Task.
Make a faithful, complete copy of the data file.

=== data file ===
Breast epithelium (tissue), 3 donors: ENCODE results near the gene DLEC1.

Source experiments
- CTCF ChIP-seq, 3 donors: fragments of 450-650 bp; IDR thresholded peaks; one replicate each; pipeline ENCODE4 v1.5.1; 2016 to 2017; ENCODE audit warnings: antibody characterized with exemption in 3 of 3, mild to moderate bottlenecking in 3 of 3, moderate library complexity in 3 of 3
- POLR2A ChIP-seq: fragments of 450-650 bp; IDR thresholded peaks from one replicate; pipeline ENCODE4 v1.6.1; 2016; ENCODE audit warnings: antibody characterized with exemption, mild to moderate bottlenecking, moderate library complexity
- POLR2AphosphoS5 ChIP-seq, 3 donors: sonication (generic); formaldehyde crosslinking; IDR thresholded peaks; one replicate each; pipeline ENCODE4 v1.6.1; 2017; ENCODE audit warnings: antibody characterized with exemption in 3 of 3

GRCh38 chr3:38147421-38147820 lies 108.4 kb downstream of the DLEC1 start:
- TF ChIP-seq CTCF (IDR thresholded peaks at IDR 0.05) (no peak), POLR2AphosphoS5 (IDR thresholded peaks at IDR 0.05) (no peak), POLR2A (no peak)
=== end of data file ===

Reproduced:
Breast epithelium (tissue), 3 donors: ENCODE results near the gene DLEC1.

Source experiments
- CTCF ChIP-seq, 3 donors: fragments of 450-650 bp; IDR thresholded peaks; one replicate each; pipeline ENCODE4 v1.5.1; 2016 to 2017; ENCODE audit warnings: antibody characterized with exemption in 3 of 3, mild to moderate bottlenecking in 3 of 3, moderate library complexity in 3 of 3
- POLR2A ChIP-seq: fragments of 450-650 bp; IDR thresholded peaks from one replicate; pipeline ENCODE4 v1.6.1; 2016; ENCODE audit warnings: antibody characterized with exemption, mild to moderate bottlenecking, moderate library complexity
- POLR2AphosphoS5 ChIP-seq, 3 donors: sonication (generic); formaldehyde crosslinking; IDR thresholded peaks; one replicate each; pipeline ENCODE4 v1.6.1; 2017; ENCODE audit warnings: antibody characterized with exemption in 3 of 3

GRCh38 chr3:38147421-38147820 lies 108.4 kb downstream of the DLEC1 start:
- TF ChIP-seq CTCF (IDR thresholded peaks at IDR 0.05) (no peak), POLR2AphosphoS5 (IDR thresholded peaks at IDR 0.05) (no peak), POLR2A (no peak)